I’m Still Here, But “BarkingShaman” Isn’t – Here’s Why

I wrote my first entry for this blog ten years, four months, and ten days ago. That first entry was titled “Welcome to Notes from a Barking Shaman” and touched on the odd contradictions that have, and continue, to make up my life. I was in the midst of my cycle of death and rebirth ordeals, our puppy Lilu was just ten weeks old, and earlier that day I had finalized plans to give a presentation on Tourette Syndrome for an elementary school a few hours away.

My life today looks at once radically different and remarkably similar to the one I was living when I sat down to pen that brief introduction to my new blog.

Among the differences, which you may have noticed already, is that as of last night this website and blog are no longer called “BarkingShaman.com” and “Notes From A Barking Shaman” respectively. The change has been a long time coming, and in keeping with the best traditions of this blog, I want to take some time to address why those changes have been made.

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On Not Keeping Up With the “Ravens”

I do not own a drum.

Ok, that’s not really a fair statement. I actually own two very nice drums, they just don’t do me any good. Part of my plethora of neurological issues is an automaticity and fine-motor control delay that makes it impossible for me to maintain a drum beat. I start off fine, but the processing delay means that each strike of the drumhead takes place little bit later than it should, sending me out of rythm within a short time.

For most people, not being able to use a drum would be a tiny footnote in life. However, for someone who publicly identifies as a shaman (or more properly, a shaman-magician) and spirit worker, not using a drum is a bit like being an accountant who’s bad at math.

Of course, the drum issue is just one of a raft of ways in which my Work differs from the common archetype of what it looks like to be a shaman, spirit worker, or magician.

Tashrisketlin’s Lady and Her greater servant Var are strikingly worldly. This is hardly unique to Them by the way, there are quite a number of spirits and deities whose connection to our modern world is deep and powerful, sometimes more powerful than Their connections to the world of our ancestors. Because above all else I am Her servant, shaman-magician and spirit worker, my own Work is influenced by Her worldliness, as are all Her servants in Tashrisketlin to one degree or another.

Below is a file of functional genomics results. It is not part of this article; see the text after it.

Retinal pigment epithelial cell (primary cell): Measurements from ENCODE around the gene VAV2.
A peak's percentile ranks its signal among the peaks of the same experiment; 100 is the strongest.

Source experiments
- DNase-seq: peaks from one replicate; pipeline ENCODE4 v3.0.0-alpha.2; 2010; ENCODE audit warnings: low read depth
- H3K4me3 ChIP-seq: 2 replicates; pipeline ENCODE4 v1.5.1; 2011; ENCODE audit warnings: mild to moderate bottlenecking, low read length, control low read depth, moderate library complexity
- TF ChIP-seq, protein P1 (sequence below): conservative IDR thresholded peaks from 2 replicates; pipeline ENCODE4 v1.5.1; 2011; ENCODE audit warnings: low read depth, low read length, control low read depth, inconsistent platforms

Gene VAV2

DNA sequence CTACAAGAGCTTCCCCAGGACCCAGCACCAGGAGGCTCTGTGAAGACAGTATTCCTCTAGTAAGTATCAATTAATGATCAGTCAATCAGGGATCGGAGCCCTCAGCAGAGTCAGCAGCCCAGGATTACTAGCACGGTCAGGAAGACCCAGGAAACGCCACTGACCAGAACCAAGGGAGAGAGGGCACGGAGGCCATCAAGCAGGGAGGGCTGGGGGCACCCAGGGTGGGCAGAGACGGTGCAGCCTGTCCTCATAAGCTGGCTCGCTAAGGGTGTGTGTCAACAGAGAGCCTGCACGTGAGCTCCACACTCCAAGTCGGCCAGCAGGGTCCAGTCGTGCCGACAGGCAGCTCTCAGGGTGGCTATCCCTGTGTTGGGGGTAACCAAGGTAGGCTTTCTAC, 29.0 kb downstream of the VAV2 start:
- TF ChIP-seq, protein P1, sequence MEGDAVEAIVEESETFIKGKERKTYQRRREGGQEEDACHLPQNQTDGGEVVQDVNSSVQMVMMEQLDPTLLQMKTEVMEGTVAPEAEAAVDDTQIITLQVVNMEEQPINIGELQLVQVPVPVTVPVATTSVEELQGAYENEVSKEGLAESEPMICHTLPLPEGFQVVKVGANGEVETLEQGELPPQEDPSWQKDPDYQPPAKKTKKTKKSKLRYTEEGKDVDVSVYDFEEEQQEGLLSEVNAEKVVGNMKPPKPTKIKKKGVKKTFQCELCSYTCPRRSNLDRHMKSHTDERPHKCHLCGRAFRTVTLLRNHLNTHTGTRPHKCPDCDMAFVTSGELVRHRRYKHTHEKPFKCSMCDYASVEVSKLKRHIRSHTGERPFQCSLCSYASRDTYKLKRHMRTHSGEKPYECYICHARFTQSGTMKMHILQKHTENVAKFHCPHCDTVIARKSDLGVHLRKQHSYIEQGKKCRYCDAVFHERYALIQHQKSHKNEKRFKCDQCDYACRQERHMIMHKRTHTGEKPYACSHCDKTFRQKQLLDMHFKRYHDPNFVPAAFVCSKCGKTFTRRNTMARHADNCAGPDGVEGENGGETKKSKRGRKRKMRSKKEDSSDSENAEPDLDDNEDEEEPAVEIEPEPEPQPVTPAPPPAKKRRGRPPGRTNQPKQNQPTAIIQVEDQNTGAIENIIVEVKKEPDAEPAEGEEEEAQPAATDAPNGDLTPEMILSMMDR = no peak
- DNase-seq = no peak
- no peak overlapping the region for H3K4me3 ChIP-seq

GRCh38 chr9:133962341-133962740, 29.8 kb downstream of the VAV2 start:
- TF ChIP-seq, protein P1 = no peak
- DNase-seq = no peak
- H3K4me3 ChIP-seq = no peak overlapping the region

My typical way of addressing/interacting with my Patron would be more at home on a drilling rig than in a house of worship. Lacking the ability to create music myself, I have an intimate working relationship with my digital music player. And I get legitimate spiritual fulfillment from working on antique machinery.

Because my magic, spirit work, and shamanism doesn’t look like that of many of my friends and colleagues, it is easy for me to get a bit “lost” in terms of what I’m supposed to be doing with my Work. This was an issue I addressed just a couple of weeks ago in my post “Adrift and Looking for a Clue.”

We talk a lot in the spirit work world about getting outside confirmation of our Unverified Personal Gnosis (UPG), and one way to accomplish that is to look at what other people are doing in their own practices. This is not a strategy that often brings success for me, in part because the circle of spirit workers I interact with has been a narrow one, and shrinking rather than growing.

Tashrisketlin has traditions, beliefs, and practices of our own. Unfortunately, rather than being proud of who we are as a Clan, and who I am as a magical and spiritual person, I’ve allowed myself to be, if not ashamed, certainly reticent to embrace our/my unique perspective and Work precisely because it didn’t “look” right. In this more than anything else, I feel that I’ve failed my Lady, my Clan, and myself.

It is desperately dangerous to look too deeply within oneself for direction. Down that road lies the hubris and madness that is a constant danger to people who do this kind of work. However, I’ve certainly gone too far down the opposite road, castigating myself into uselessness for not following a model that was never meant to be mine (or Tashriksetlin’s for that matter) to begin with.

Much of that desire springs from a need to be more “acceptable” in the eyes of other people, be them pagan or otherwise. As I mentioned in “Adrift…” my public spiritual and magical identity is a ceiling to how far I can take my professional work in the LGBT world, not to mention in my paying work (although in my current employment it’s actually an asset).

And I know that there are potential clients and students who are looking for a specific experience and aesthetic from a teacher, diviner, or shaman, that I can’t offer. Being someone with a tendency towards pessimism and depression, I’ve overly focused on those people, rather than the ones who’ve sought me out specifically because my perspective and skills are unlike those of anyone else I know who does this Work.